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The Agrofood Industry and Its Political Activities

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By Daniel Benamouzig, Centre for the Sociology of Organisations and Joan Cortinas, Health Chair

On 30 May 2018, the headline of Libération read ‘Comment les lobbies cuisinent nos députés’  (How lobby groups put pressure on our members of parliament). A long report, completed by articles published over the following days, explained how the agrofood industry helped to get several parliamentary amendments on the EGALIM law (agriculture and food law) rejected. This law, which was ultimately adopted in October 2018, was intended to restore balance to the sector’s commercial relations in favour of farmers and to promote a healthy, sustainable diet. Organised leaks to the phytosanitary product industry enabled blockage of one member of parliament’s proposal to ban the use of glyphosate after 2021. Another amendment, intended to make the Nutri-score label mandatory in all food product advertising, was also defeated and rejected by the parliamentary commission and the plenary session. These political sequences echo the activities of the agrofood industry in the field of public policies, particularly on health matters. This article proposes an analysis of these activities. Who are the protagonists and what resources do they have? What strategies do they implement to state their positions? Through which organisations do they operate and in which social arenas?

In France, these questions have been considered by researchers in the fields of public health and political science, as well as by often fragmented journalistic investigations. In general, studies are focussed on one segment of the industry– milk, salt, sugar – or an actor, institution associated with the production of food and nutritional policies – such as researchers and experts, or the National Assembly. One of the Health Chair’s at Sciences po Paris research programmes seeks to provide an overview of the political activities of French agrofood companies, in the form of a detailed map, drawn up in collaboration with public health institutions.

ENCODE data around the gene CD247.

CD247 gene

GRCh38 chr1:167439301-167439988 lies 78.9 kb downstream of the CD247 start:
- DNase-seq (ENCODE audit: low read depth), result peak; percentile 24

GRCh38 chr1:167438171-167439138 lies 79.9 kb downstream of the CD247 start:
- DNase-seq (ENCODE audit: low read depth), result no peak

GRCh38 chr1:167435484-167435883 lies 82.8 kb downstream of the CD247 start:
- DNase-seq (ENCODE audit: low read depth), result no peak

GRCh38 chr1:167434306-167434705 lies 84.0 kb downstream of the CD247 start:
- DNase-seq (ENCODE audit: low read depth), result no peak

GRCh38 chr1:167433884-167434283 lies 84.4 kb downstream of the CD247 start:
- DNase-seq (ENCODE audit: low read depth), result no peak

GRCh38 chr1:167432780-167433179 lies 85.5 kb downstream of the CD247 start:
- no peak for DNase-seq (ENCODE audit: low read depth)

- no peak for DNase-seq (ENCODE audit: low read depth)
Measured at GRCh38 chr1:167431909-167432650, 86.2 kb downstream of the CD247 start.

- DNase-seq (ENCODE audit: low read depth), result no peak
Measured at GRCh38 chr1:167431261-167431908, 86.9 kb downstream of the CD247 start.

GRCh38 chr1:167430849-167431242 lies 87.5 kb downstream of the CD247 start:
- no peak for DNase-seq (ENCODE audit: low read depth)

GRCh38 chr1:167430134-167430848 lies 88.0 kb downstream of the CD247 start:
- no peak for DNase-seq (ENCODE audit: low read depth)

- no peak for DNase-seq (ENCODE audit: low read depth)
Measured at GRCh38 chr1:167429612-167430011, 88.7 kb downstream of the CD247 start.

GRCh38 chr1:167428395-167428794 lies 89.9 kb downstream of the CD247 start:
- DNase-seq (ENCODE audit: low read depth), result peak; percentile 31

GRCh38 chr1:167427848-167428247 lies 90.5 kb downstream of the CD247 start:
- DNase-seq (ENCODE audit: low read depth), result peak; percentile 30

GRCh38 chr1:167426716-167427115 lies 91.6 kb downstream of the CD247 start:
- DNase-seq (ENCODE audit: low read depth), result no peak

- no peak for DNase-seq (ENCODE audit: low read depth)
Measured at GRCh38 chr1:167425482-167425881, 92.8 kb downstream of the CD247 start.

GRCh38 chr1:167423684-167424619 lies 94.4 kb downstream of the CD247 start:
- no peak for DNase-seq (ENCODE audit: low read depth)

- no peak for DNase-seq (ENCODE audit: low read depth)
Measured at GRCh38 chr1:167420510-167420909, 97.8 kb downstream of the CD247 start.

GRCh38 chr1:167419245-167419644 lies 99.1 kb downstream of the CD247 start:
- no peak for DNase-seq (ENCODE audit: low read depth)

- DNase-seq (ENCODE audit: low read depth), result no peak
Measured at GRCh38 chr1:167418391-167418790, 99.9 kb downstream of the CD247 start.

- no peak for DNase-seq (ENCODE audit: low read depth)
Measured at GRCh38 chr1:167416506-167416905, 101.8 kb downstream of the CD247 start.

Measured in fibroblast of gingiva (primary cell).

Mapping the Strategies of the Agrofood Industry

Producing a map of this kind implies obvious social and political challenges, and a methodological challenge related to the difficulties of objectifying discreet practices. Without getting into the democratic aspects of such practices, it is important to note the displacement produced by a transversal vision. This leads us to consider phenomena that are often addressed on the scale of personal conflicts of interest, associated with a handful of experts, on a more collective and organised scale. In response to demands from a growing segment of public opinion, and in the wake of public health scandals and crises, the public authorities have set about limiting the scope of private interests in the definition of public interests. However, these links are far from being purely individual or interpersonal. As shown by the map produced, they actually come from a complex and sophisticated organisation. Strategies are patiently rolled out in different social spheres. They evolve, coordinate with one another, are renewed and collectively weigh upon public policies.

Lobbying in the EU – Greens/EFA conference 10 April 2014, CC BY 2.0, via Flickr

According to these dynamics, individualised management of personal connections and conflicts of interest and the associated regulations are rarely on the correct scale: they encourage the identification of problematic situations, or the existence of relations between experts and private interests. An overview puts the importance of personal conflicts of interest into perspective and invites more transversal regulation, on the scale of the collective strategies implemented. The map of the political activities of these companies enables us to identify, measure the frequency, and estimate the scope of the multiple and diverse interventions of the agrofood industry. There are three main types, which we have classified as cognitive activities, relational activities and symbolic activities.